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    — From 2004’s call-it-a-comeback Van Lear Rose
     

  14. Mick Jagger is known for his great hate songs, but this right here is his best love song. Supported only by a piano and his lifelong BFF, Keef (whose greatest love song follows hard on the heels of this one), he’s all self-depreciation and sincerity. Well, as sincere as Mick Jagger can be. At 0:15 in Loving Cup by The Rolling Stones.

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    — From 1972’s masterpiece Exile on Main Street
     

  15. I think that one of the reasons the Exile in Guyville is such a landmark was the specific details in each story — I mean song — on the album. I mean: “It was late at night, and we’d been driving since noon,” is a whole world of trouble. But that’s not all: in this particular case, it’s also the sadness in her voice as she comes to the realization that she didn’t want to be proved right, because she already knew that the problem was her. At 0:49 in Divorce Song by Liz Phair.

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    — From 1993’s masterpiece Exile in Guyville
     

  16. Cementing a musical partnership that’s now lasted for over two decades, Peter Buck & Robyn Hitchcock pile on the jangly guitar hooks all over what I think is the most gorgeous song that Robyn Hitchcock has ever written. Also: “Madonner,” which never ever fails to make me smile. The answer to his question? “Yes.” At 1:26 in Madonna of the Wasps by Robyn Hitchcock & The Egyptians.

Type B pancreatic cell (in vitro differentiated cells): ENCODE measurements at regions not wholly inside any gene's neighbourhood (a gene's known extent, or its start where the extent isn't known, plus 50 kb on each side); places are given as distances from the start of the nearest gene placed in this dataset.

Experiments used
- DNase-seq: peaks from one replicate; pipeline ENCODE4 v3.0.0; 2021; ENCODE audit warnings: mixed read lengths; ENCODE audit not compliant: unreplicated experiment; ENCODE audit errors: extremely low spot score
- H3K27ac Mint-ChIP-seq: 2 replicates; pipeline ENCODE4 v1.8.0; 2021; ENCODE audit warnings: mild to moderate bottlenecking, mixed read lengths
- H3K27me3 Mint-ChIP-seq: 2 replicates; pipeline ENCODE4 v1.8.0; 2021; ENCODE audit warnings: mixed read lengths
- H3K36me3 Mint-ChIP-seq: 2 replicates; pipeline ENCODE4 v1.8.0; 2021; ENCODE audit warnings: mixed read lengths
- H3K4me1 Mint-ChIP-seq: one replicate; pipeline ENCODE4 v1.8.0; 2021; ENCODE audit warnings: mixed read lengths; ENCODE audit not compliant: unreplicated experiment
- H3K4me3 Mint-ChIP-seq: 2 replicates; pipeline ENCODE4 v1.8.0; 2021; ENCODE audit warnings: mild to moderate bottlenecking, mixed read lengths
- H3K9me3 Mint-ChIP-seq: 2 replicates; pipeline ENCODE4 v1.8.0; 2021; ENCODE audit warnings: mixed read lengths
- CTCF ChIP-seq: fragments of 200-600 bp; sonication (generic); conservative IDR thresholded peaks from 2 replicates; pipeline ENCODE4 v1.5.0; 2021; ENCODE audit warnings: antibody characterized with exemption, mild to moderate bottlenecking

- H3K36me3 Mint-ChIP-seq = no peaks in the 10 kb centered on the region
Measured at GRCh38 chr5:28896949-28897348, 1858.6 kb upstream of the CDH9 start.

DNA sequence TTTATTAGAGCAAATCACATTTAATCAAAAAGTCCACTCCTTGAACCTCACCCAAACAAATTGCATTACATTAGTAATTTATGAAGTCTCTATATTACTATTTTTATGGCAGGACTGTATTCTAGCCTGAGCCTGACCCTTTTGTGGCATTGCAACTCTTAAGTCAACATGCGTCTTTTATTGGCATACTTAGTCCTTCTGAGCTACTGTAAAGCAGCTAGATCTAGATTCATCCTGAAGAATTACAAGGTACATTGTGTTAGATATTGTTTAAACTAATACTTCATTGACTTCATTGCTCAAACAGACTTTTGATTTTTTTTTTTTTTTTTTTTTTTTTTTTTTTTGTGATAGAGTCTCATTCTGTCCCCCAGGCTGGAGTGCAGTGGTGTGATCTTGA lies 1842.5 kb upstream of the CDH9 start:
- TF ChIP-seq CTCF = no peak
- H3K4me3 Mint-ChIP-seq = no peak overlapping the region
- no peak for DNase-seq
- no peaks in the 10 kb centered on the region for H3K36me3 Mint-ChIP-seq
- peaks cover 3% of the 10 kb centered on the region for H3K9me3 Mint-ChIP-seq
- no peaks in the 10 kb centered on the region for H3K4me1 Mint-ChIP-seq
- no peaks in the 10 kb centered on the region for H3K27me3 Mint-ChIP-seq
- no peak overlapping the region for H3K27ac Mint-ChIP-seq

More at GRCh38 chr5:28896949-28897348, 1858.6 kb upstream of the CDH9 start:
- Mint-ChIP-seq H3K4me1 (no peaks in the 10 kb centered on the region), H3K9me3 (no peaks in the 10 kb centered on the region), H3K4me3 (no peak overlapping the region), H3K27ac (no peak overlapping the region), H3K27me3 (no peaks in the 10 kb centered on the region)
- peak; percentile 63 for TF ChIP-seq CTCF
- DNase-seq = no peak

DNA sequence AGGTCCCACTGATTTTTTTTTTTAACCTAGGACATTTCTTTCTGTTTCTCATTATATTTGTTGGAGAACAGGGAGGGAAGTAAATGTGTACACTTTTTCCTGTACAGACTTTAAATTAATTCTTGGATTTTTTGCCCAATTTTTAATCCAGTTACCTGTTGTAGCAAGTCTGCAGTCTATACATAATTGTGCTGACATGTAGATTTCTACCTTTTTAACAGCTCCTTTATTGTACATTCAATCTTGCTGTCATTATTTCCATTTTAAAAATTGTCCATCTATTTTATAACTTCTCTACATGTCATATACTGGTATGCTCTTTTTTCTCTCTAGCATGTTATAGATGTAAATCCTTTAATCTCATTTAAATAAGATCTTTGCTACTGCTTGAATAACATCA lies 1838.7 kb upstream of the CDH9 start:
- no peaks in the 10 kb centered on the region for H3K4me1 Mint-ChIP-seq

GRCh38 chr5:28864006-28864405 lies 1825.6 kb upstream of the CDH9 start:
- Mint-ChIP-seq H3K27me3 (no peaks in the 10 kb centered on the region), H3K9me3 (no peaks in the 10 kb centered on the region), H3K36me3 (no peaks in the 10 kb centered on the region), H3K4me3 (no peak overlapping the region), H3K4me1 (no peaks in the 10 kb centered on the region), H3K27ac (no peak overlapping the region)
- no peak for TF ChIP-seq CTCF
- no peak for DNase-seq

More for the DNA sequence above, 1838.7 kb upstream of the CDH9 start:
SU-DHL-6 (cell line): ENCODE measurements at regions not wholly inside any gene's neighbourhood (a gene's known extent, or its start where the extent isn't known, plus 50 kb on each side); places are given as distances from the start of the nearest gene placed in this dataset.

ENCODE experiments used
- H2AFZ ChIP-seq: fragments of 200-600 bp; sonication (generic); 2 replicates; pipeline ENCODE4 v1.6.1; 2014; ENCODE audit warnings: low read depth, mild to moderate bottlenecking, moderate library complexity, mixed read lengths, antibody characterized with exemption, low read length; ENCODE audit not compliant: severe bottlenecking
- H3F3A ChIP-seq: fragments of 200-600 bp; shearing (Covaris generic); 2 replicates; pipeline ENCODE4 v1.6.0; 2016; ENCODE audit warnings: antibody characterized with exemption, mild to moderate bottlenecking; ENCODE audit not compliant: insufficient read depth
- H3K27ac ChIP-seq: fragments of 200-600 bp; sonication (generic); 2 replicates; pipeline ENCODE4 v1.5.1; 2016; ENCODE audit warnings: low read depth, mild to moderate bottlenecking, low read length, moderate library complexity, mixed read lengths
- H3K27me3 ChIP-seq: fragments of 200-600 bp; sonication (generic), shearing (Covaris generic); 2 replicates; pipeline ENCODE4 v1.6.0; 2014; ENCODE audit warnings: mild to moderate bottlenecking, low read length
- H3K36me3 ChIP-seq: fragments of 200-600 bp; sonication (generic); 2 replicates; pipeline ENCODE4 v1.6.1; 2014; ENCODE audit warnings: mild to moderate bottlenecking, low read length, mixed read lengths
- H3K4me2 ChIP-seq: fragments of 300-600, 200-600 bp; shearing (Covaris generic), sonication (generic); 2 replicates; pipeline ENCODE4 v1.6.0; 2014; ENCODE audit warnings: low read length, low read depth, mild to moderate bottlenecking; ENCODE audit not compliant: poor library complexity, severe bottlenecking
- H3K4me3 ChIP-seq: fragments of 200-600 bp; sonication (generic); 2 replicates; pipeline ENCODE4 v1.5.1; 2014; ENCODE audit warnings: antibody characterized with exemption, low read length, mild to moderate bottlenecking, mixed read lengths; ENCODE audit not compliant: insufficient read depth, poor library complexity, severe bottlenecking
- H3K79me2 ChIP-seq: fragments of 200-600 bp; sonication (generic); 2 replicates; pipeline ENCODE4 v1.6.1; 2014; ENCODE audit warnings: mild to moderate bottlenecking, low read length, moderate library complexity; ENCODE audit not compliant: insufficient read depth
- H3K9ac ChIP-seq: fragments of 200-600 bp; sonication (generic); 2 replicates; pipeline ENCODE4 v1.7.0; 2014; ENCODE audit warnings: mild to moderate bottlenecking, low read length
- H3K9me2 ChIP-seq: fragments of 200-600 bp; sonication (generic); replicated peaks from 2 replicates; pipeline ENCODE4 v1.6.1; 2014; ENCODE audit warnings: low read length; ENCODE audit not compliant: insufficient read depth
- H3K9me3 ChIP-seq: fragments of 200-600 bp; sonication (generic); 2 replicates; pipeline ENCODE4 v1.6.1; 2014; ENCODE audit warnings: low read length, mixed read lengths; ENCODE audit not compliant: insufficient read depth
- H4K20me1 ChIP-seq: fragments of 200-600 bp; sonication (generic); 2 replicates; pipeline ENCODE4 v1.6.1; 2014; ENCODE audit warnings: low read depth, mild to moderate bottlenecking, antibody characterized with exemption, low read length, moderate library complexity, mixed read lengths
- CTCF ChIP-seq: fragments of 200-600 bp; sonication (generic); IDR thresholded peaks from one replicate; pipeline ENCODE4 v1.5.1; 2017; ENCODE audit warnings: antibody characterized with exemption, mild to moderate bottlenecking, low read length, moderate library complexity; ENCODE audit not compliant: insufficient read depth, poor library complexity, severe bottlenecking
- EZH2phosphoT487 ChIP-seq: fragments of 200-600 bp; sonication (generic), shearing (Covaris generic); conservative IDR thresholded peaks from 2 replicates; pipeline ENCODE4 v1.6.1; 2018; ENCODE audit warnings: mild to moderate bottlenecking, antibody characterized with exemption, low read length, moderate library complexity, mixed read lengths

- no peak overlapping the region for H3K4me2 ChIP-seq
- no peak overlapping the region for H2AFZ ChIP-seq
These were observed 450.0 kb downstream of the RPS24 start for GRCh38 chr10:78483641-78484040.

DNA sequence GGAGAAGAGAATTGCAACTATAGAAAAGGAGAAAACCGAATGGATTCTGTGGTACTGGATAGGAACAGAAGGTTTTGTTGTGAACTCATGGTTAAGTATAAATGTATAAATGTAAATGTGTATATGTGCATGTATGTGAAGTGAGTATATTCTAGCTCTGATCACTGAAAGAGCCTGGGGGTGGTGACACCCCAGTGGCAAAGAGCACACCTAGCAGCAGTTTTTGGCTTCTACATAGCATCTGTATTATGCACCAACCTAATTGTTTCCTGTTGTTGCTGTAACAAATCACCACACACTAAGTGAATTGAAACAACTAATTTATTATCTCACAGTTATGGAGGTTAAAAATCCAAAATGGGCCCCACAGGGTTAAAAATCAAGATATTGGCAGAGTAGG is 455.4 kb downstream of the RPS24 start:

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    — From 1989’s mid-period Queen Elvis
     

  17. After declaring that the object of his obsession will never be free, Harry Nilsson pitches his case: “We can make each other happy,” he insanely echoes over galloping, chattering guitars. The part he leaves out? “Or else.” At 2:48 in Jump Into The Fire by Harry Nilsson.

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    — From 1971’s bleary-eyed Nilsson Schmilsson
     

  18. When Chris Stamey and Peter Holsapple are kissing off a relationship with the vicious “I don’t enjoy you anymore,” it’s obvious that they aren’t listening to Will Rigby’s stuttering, rumbling, thoroughly enjoyable drums 1:31 in Black and White by the dBs.

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    — From 1981’s landmark Stands For DeciBels
     

  19. Amy Rigby — who should most certainly know — kids because she loves watching the person she loves doing the thing that he loves to do. At 2:33 in Tonight I’m Gonna Give The Drummer Some by Amy Rigby.

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    — From 1998’s Middlescence
     

That’s it! We’re up to 144 moments, all told. A gross! Next month: 18 Musical Moments to Die For.

10 Responses to “19 Musical Moments To Die For”

  1. This made me immediately reach for Portland, Oregon because I just can’t get enough.